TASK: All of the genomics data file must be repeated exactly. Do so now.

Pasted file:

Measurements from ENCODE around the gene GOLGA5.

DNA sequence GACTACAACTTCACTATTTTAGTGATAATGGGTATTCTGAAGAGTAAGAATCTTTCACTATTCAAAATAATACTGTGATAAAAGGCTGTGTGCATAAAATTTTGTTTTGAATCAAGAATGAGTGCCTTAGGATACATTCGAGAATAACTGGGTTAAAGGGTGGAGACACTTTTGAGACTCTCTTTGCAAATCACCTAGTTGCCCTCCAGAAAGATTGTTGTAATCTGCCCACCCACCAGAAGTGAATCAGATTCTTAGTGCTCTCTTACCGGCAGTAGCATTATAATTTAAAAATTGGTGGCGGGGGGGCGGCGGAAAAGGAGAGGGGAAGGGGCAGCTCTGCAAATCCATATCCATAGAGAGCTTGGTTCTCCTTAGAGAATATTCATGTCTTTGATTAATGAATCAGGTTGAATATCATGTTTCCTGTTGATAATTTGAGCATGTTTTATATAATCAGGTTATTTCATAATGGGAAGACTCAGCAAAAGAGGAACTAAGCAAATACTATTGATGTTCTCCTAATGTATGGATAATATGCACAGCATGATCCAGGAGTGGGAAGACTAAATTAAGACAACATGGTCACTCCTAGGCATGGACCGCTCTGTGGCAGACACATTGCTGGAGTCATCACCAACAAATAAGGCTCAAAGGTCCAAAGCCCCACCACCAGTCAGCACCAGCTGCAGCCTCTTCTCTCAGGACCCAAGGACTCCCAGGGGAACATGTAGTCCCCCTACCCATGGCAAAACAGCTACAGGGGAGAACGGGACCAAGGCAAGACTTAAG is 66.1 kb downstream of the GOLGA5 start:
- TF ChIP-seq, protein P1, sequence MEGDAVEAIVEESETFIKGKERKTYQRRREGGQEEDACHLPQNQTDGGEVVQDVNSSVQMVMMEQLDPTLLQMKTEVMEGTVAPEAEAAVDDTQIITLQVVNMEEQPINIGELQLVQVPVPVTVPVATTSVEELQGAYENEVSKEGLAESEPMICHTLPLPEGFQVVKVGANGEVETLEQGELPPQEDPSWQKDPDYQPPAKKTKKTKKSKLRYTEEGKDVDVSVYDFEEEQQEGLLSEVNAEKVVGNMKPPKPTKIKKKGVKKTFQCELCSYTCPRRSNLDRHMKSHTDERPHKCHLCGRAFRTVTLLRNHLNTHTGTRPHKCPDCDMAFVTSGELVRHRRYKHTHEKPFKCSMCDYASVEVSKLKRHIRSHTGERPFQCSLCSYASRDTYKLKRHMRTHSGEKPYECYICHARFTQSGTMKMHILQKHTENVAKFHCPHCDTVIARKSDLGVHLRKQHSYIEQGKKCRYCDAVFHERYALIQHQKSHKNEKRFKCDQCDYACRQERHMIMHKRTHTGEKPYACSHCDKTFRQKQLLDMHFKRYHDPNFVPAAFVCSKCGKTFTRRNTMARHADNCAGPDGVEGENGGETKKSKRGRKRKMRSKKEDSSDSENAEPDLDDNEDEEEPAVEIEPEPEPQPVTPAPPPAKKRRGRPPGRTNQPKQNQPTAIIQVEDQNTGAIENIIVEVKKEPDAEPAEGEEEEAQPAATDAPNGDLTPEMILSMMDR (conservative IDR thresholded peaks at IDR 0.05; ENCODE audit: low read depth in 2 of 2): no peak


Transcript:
Measurements from ENCODE around the gene GOLGA5.

DNA sequence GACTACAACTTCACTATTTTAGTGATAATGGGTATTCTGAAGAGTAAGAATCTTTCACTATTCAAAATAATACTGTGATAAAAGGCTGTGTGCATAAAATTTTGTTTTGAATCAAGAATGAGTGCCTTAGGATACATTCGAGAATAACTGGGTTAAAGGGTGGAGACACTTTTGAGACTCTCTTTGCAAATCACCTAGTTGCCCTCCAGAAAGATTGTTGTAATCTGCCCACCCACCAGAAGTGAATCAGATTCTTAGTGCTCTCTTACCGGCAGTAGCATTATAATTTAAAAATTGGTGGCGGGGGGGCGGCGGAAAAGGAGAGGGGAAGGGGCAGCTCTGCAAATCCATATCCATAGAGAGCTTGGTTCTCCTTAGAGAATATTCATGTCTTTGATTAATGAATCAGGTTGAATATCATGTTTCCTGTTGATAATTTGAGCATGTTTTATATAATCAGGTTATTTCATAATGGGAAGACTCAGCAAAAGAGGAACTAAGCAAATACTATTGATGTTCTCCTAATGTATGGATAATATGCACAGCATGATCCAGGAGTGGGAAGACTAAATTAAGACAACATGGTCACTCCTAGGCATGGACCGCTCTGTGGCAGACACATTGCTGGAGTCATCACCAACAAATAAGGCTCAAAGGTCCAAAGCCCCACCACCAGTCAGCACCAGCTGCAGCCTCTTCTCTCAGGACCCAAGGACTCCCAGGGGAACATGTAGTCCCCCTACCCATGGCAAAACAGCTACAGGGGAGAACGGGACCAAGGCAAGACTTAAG is 66.1 kb downstream of the GOLGA5 start:
- TF ChIP-seq, protein P1, sequence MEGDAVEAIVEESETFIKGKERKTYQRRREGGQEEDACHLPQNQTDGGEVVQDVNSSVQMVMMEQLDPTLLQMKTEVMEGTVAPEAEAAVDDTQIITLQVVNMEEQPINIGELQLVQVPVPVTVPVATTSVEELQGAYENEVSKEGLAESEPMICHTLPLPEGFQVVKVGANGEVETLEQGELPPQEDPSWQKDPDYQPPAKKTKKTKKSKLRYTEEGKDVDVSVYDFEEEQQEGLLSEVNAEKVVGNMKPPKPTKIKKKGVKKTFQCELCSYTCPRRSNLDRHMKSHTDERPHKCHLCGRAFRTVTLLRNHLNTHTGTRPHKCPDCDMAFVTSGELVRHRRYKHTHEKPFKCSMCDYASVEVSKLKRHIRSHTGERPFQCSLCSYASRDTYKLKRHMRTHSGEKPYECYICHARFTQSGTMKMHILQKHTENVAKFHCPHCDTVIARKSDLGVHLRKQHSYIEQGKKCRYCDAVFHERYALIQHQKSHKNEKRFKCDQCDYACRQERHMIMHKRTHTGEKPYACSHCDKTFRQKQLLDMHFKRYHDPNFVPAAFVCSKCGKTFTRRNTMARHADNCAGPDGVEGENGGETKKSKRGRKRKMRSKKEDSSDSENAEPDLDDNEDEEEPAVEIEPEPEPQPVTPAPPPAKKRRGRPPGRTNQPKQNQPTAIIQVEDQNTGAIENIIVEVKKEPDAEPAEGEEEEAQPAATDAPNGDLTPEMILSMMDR (conservative IDR thresholded peaks at IDR 0.05; ENCODE audit: low read depth in 2 of 2): no peak